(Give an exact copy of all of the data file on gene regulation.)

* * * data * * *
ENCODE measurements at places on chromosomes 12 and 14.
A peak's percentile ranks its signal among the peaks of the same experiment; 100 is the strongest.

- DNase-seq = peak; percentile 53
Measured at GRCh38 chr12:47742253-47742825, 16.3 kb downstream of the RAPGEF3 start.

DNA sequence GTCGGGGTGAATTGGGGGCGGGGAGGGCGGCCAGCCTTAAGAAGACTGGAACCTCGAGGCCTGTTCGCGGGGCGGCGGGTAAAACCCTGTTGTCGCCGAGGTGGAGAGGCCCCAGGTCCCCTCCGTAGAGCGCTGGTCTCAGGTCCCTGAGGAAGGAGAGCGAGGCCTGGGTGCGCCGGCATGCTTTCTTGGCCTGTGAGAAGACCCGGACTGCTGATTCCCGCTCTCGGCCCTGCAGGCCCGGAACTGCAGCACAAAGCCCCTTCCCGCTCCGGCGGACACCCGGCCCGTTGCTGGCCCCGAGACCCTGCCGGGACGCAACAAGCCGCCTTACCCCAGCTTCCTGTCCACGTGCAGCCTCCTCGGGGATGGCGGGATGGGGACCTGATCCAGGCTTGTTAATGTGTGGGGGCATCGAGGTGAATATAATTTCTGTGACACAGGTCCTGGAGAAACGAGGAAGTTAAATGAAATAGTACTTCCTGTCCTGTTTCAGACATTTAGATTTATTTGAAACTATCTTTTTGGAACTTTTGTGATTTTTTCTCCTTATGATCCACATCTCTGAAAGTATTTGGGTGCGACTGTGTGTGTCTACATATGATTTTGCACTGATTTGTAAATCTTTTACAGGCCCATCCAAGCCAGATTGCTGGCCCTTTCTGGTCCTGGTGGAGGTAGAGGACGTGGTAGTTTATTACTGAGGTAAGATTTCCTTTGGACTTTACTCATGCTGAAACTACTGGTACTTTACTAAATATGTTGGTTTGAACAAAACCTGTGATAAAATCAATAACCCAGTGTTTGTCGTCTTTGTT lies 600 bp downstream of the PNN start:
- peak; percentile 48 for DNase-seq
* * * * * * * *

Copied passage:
ENCODE measurements at places on chromosomes 12 and 14.
A peak's percentile ranks its signal among the peaks of the same experiment; 100 is the strongest.

- DNase-seq = peak; percentile 53
Measured at GRCh38 chr12:47742253-47742825, 16.3 kb downstream of the RAPGEF3 start.

DNA sequence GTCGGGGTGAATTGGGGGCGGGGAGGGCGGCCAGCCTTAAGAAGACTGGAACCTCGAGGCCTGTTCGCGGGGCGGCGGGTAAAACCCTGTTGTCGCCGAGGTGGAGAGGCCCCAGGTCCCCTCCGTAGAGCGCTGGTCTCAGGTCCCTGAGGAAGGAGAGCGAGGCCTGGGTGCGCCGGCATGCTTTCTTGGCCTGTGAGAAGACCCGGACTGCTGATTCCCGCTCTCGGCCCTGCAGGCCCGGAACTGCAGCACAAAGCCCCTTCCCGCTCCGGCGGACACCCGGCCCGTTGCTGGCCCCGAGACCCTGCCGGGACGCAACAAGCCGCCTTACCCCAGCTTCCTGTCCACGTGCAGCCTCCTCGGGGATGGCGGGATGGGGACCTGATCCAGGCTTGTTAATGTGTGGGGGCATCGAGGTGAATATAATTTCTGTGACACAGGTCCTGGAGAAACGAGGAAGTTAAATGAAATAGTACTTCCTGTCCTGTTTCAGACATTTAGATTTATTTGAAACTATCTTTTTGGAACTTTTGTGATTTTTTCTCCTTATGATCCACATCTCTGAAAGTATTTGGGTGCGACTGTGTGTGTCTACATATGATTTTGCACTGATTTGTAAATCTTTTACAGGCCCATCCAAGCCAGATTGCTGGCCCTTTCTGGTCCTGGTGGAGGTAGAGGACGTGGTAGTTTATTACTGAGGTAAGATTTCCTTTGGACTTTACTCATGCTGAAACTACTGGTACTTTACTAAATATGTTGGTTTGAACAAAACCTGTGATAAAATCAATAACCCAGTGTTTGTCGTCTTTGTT lies 600 bp downstream of the PNN start:
- peak; percentile 48 for DNase-seq